An Underground Solution

U.S. EPA issues guidance on underground storage tanks
By Erin Voegele | August 16, 2011

New resources are now available to those who want to store biofuel-blended fuel in underground storage tanks (USTs). On July 5, the U.S. EPA published guidance on the compatibility of USTs with fuel blends containing more than 20 percent biodiesel or more than 10 percent ethanol.


In a statement provided to Biodiesel Magazine, the EPA outlines the reasoning behind its issuance of the guidance. “Given the increase in use of biofuels, a greater number of [UST] systems will likely store biofuels in the future,” says the agency. “This may also mean a greater number of UST systems could store fuel blends that contain higher percentages of biodiesel.”


According to the EPA, the guidance applies to Indian country and in states that do not have state program approval (SPA). Information provided by the agency states that 36 states, the District of Columbia and Puerto Rico, have SPA. The agency notes that the guidance may also be useful to those living in SPA states because they must have a compatibility requirement that is similar to federal requirements. However, the agency also says it “encourages approved states to develop their own guidance regarding the compatibility of UST systems with biofuel blends.”


Specifically, the guidance discusses how owners and operators of USTs that are regulated under 40 CFR part 280 of the Clean Air Act can demonstrate compliance with the agency’s compatibility requirements for fuels containing more than 20 percent biodiesel or 10 percent ethanol. According to the EPA, federal UST regulation 40 CFR 280.32 has been in existence since 1988.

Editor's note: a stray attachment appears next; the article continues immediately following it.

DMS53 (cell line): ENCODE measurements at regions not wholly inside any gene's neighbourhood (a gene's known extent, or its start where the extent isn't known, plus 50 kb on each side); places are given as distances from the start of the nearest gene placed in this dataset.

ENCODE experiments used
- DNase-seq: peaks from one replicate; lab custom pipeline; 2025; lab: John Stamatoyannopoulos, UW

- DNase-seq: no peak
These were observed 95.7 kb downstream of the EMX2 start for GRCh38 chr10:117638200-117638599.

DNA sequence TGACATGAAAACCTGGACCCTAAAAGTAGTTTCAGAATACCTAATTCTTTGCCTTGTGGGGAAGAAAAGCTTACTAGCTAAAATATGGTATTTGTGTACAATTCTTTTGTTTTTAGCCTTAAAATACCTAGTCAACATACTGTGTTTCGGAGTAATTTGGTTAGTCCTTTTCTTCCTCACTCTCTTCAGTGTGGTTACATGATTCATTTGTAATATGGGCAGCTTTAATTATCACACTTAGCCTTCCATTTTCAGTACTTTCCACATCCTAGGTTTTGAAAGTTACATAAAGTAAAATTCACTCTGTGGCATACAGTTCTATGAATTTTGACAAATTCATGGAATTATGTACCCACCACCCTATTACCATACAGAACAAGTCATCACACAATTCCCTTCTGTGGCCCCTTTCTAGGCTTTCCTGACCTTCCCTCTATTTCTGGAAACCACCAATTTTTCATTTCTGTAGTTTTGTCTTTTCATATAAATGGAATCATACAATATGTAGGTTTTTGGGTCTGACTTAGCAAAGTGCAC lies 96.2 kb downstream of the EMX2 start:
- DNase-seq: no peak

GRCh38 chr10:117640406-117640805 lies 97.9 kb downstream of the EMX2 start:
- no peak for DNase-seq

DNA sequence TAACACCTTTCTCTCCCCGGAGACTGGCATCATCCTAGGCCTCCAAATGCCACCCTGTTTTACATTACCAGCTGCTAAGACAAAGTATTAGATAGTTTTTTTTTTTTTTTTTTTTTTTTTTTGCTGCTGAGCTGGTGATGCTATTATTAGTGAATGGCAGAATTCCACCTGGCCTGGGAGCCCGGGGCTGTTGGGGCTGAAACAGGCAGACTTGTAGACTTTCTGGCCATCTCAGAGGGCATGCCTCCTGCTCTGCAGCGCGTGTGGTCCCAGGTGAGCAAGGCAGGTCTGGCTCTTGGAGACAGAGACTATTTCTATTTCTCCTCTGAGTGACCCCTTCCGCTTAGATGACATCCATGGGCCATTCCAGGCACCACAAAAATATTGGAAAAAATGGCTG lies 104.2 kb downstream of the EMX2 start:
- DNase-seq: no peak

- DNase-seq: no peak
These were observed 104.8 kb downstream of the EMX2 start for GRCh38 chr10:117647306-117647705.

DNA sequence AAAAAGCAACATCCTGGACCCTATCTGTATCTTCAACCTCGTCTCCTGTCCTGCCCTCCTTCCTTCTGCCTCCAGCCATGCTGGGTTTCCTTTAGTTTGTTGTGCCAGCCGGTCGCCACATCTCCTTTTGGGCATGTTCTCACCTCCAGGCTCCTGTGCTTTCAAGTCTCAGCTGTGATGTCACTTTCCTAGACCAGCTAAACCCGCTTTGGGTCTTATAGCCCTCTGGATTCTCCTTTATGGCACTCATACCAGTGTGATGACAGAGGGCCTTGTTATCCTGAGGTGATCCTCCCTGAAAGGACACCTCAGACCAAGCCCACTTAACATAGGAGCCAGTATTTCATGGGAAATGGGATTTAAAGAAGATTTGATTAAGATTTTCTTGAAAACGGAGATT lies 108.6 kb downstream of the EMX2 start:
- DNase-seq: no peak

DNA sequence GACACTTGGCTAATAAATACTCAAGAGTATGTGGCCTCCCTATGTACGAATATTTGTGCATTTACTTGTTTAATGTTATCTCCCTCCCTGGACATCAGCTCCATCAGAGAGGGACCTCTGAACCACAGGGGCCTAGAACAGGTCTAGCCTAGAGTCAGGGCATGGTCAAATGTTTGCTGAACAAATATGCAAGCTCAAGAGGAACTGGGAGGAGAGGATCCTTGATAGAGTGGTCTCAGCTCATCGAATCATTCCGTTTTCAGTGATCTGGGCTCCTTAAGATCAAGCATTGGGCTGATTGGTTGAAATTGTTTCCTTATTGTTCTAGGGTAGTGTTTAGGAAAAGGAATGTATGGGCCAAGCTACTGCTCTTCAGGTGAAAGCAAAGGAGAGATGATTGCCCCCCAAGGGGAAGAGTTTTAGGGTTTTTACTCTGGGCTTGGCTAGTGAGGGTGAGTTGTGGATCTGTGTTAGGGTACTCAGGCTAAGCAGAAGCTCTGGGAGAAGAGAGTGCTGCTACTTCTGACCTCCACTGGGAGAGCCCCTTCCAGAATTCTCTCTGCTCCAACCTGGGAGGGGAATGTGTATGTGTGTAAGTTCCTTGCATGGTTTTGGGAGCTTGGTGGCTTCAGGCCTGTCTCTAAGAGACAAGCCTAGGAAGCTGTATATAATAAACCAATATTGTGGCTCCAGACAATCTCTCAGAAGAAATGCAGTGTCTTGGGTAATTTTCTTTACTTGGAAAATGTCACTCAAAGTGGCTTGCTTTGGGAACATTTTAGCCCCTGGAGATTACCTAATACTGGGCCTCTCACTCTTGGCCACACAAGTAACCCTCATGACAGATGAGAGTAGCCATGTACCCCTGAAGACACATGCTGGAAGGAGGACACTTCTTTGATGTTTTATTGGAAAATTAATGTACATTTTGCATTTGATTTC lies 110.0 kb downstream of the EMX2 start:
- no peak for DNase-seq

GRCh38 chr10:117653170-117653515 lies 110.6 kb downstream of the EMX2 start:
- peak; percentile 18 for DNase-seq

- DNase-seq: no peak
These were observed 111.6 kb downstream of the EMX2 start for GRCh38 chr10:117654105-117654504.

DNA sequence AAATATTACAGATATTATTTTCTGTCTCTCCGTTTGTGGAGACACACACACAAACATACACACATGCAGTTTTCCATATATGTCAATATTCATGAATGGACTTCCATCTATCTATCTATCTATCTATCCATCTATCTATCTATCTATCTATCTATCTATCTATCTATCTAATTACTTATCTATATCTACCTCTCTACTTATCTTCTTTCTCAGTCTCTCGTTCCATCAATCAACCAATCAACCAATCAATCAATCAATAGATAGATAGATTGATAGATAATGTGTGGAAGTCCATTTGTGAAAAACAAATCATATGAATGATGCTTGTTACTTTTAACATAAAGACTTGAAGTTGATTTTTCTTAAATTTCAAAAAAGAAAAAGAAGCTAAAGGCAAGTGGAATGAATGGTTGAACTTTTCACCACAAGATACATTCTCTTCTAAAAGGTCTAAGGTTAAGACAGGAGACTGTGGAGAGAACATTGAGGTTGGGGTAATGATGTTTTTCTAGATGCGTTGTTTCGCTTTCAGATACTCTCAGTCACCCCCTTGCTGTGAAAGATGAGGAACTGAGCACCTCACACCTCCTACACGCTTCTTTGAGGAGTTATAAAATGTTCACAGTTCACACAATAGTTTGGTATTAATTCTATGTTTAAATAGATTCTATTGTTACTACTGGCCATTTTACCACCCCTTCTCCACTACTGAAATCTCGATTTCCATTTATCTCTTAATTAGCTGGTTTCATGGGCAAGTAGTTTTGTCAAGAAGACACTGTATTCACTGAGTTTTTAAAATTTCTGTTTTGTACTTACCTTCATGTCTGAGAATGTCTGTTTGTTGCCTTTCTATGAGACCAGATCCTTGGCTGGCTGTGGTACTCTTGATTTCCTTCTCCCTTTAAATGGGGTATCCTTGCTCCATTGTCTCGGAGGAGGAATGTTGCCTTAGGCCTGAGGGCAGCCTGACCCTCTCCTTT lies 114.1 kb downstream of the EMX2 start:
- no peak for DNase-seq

Regarding the storage of biodiesel fuel in USTs, the EPA says it understands that the vast majority of biodiesel stored in these systems is either B5 or B20. “Available data indicate these blends do not present a significant material compatibility concern,” the agency says. “Therefore, the June 2011 guidance applies to the small number of USTs that are storing greater than 20 percent biodiesel.”


 The underground compatibility requirement regulation states that owners and operators of underground storage systems that supply these fuels must use UST systems made of or lined with materials that are compatible with the biofuel blends. In the guidance, the EPA states that “because the chemical and physical properties of ethanol and biodiesel blends may make them more aggressive to certain UST system material than petroleum, it is important that all UST system components in contact with ethanol or biodiesel blends are materially compatible with that fuel.”


The agency explains that until the mid-1980s most USTs were made of bare steel, which is likely to corrode over time, allowing contents to leak. Faulty installation, inadequate operating and maintenance procedures are also named as possible causes of leaking. According to the EPA, the leaking of USTs can cause soil and groundwater contamination, in addition to other health and environmental risks, including the potential for fire and explosion.


To achieve compliance for newly installed equipment comprised of multiple individual components such as submersible turbine pump assemblies, the agency states that UST owners and operators can obtain certification from the equipment manager that documents the compatibility of the entire assembly. If, however, the equipment requires maintenance and components of the equipment are later added or replaced, manufacturer approval of the overall component is not sufficient.


The EPA outlines three acceptable methods to demonstrate compatibility. First, owners and operators can use components that are certified or listed by a national recognized, independent testing laboratory. Second, they many use components approved by the manufacture as compatible with the fuel being stored. Manufacturer approvals must be in writing, indicate an affirmative statement of compatibility, specify the range of biofuel the component is compatible with and be issued by the manufacturer—not the installer or distributor. Third, owners and operators can use another method determined by the implementing agency. EPA says it will work with states as they evaluate alternative methods that fall into this category.

—Erin Voegele

 
 
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